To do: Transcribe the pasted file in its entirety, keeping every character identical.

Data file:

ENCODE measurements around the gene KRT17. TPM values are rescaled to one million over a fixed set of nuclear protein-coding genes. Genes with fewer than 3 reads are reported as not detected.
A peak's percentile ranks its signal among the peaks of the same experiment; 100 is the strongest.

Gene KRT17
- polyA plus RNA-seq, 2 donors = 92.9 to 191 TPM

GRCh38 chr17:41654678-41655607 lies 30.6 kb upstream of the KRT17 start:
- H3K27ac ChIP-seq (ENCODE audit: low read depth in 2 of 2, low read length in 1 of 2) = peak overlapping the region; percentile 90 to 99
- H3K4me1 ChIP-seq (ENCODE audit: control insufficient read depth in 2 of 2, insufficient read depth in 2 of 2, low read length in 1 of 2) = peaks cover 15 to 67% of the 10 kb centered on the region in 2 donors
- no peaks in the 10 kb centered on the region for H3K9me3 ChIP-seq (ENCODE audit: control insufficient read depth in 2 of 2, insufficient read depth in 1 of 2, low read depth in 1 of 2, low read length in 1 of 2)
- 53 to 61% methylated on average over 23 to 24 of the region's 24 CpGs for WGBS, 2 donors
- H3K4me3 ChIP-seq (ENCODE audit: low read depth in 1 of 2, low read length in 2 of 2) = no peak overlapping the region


ENCODE measurements around the gene KRT17. TPM values are rescaled to one million over a fixed set of nuclear protein-coding genes. Genes with fewer than 3 reads are reported as not detected.
A peak's percentile ranks its signal among the peaks of the same experiment; 100 is the strongest.

Gene KRT17
- polyA plus RNA-seq, 2 donors = 92.9 to 191 TPM

GRCh38 chr17:41654678-41655607 lies 30.6 kb upstream of the KRT17 start:
- H3K27ac ChIP-seq (ENCODE audit: low read depth in 2 of 2, low read length in 1 of 2) = peak overlapping the region; percentile 90 to 99
- H3K4me1 ChIP-seq (ENCODE audit: control insufficient read depth in 2 of 2, insufficient read depth in 2 of 2, low read length in 1 of 2) = peaks cover 15 to 67% of the 10 kb centered on the region in 2 donors
- no peaks in the 10 kb centered on the region for H3K9me3 ChIP-seq (ENCODE audit: control insufficient read depth in 2 of 2, insufficient read depth in 1 of 2, low read depth in 1 of 2, low read length in 1 of 2)
- 53 to 61% methylated on average over 23 to 24 of the region's 24 CpGs for WGBS, 2 donors
- H3K4me3 ChIP-seq (ENCODE audit: low read depth in 1 of 2, low read length in 2 of 2) = no peak overlapping the region